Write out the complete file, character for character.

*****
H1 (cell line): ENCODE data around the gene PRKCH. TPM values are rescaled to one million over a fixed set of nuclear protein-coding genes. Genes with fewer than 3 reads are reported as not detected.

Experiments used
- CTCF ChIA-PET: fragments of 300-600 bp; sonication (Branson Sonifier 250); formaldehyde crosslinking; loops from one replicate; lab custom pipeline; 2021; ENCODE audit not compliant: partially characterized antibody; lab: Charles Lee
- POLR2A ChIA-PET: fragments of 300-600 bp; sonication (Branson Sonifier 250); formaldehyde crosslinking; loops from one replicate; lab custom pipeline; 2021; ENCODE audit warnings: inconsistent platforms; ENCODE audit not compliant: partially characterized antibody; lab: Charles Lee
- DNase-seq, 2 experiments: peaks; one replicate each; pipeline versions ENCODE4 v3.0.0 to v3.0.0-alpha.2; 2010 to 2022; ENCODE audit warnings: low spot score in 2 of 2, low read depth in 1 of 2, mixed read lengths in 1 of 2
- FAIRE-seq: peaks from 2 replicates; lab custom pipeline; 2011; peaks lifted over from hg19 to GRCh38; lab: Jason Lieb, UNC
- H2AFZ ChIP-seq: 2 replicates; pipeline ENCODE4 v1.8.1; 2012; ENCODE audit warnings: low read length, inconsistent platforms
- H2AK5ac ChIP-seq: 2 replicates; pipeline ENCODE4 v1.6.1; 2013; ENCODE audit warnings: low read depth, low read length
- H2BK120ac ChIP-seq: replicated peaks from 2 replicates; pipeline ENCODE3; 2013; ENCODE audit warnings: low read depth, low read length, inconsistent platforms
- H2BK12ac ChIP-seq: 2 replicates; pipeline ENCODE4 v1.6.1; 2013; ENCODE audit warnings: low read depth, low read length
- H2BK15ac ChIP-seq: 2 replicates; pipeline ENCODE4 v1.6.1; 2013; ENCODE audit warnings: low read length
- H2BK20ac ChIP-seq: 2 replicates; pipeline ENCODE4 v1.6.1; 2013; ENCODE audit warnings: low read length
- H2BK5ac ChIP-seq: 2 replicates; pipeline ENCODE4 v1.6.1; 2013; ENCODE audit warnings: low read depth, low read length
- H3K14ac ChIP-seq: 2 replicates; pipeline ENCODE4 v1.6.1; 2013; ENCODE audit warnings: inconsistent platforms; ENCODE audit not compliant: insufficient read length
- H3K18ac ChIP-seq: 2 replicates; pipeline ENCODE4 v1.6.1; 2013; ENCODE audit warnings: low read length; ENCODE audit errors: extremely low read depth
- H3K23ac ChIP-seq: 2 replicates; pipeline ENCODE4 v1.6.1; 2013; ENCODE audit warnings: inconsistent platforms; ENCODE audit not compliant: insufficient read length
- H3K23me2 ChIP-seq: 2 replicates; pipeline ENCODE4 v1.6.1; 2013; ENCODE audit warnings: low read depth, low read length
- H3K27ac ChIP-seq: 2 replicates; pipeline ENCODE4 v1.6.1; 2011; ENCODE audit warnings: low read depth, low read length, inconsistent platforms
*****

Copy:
H1 (cell line): ENCODE data around the gene PRKCH. TPM values are rescaled to one million over a fixed set of nuclear protein-coding genes. Genes with fewer than 3 reads are reported as not detected.

Experiments used
- CTCF ChIA-PET: fragments of 300-600 bp; sonication (Branson Sonifier 250); formaldehyde crosslinking; loops from one replicate; lab custom pipeline; 2021; ENCODE audit not compliant: partially characterized antibody; lab: Charles Lee
- POLR2A ChIA-PET: fragments of 300-600 bp; sonication (Branson Sonifier 250); formaldehyde crosslinking; loops from one replicate; lab custom pipeline; 2021; ENCODE audit warnings: inconsistent platforms; ENCODE audit not compliant: partially characterized antibody; lab: Charles Lee
- DNase-seq, 2 experiments: peaks; one replicate each; pipeline versions ENCODE4 v3.0.0 to v3.0.0-alpha.2; 2010 to 2022; ENCODE audit warnings: low spot score in 2 of 2, low read depth in 1 of 2, mixed read lengths in 1 of 2
- FAIRE-seq: peaks from 2 replicates; lab custom pipeline; 2011; peaks lifted over from hg19 to GRCh38; lab: Jason Lieb, UNC
- H2AFZ ChIP-seq: 2 replicates; pipeline ENCODE4 v1.8.1; 2012; ENCODE audit warnings: low read length, inconsistent platforms
- H2AK5ac ChIP-seq: 2 replicates; pipeline ENCODE4 v1.6.1; 2013; ENCODE audit warnings: low read depth, low read length
- H2BK120ac ChIP-seq: replicated peaks from 2 replicates; pipeline ENCODE3; 2013; ENCODE audit warnings: low read depth, low read length, inconsistent platforms
- H2BK12ac ChIP-seq: 2 replicates; pipeline ENCODE4 v1.6.1; 2013; ENCODE audit warnings: low read depth, low read length
- H2BK15ac ChIP-seq: 2 replicates; pipeline ENCODE4 v1.6.1; 2013; ENCODE audit warnings: low read length
- H2BK20ac ChIP-seq: 2 replicates; pipeline ENCODE4 v1.6.1; 2013; ENCODE audit warnings: low read length
- H2BK5ac ChIP-seq: 2 replicates; pipeline ENCODE4 v1.6.1; 2013; ENCODE audit warnings: low read depth, low read length
- H3K14ac ChIP-seq: 2 replicates; pipeline ENCODE4 v1.6.1; 2013; ENCODE audit warnings: inconsistent platforms; ENCODE audit not compliant: insufficient read length
- H3K18ac ChIP-seq: 2 replicates; pipeline ENCODE4 v1.6.1; 2013; ENCODE audit warnings: low read length; ENCODE audit errors: extremely low read depth
- H3K23ac ChIP-seq: 2 replicates; pipeline ENCODE4 v1.6.1; 2013; ENCODE audit warnings: inconsistent platforms; ENCODE audit not compliant: insufficient read length
- H3K23me2 ChIP-seq: 2 replicates; pipeline ENCODE4 v1.6.1; 2013; ENCODE audit warnings: low read depth, low read length
- H3K27ac ChIP-seq: 2 replicates; pipeline ENCODE4 v1.6.1; 2011; ENCODE audit warnings: low read depth, low read length, inconsistent platforms